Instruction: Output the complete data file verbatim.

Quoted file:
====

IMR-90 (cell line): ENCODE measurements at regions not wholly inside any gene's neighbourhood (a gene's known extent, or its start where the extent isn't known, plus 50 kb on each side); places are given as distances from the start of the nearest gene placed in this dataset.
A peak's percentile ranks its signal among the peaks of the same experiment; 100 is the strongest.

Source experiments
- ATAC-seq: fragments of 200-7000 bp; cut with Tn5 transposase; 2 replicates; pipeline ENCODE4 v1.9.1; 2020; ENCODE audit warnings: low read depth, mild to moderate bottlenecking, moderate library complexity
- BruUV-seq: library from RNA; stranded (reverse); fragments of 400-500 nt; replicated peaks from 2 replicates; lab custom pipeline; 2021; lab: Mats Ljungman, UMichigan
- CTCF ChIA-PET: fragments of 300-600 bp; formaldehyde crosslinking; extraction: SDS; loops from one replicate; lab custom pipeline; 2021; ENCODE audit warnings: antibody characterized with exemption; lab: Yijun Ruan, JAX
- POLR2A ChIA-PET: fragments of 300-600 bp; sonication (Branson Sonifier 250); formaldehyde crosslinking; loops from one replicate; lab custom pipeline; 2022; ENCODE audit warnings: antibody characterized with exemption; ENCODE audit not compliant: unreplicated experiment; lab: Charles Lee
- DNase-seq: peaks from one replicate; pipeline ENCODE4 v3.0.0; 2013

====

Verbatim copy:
IMR-90 (cell line): ENCODE measurements at regions not wholly inside any gene's neighbourhood (a gene's known extent, or its start where the extent isn't known, plus 50 kb on each side); places are given as distances from the start of the nearest gene placed in this dataset.
A peak's percentile ranks its signal among the peaks of the same experiment; 100 is the strongest.

Source experiments
- ATAC-seq: fragments of 200-7000 bp; cut with Tn5 transposase; 2 replicates; pipeline ENCODE4 v1.9.1; 2020; ENCODE audit warnings: low read depth, mild to moderate bottlenecking, moderate library complexity
- BruUV-seq: library from RNA; stranded (reverse); fragments of 400-500 nt; replicated peaks from 2 replicates; lab custom pipeline; 2021; lab: Mats Ljungman, UMichigan
- CTCF ChIA-PET: fragments of 300-600 bp; formaldehyde crosslinking; extraction: SDS; loops from one replicate; lab custom pipeline; 2021; ENCODE audit warnings: antibody characterized with exemption; lab: Yijun Ruan, JAX
- POLR2A ChIA-PET: fragments of 300-600 bp; sonication (Branson Sonifier 250); formaldehyde crosslinking; loops from one replicate; lab custom pipeline; 2022; ENCODE audit warnings: antibody characterized with exemption; ENCODE audit not compliant: unreplicated experiment; lab: Charles Lee
- DNase-seq: peaks from one replicate; pipeline ENCODE4 v3.0.0; 2013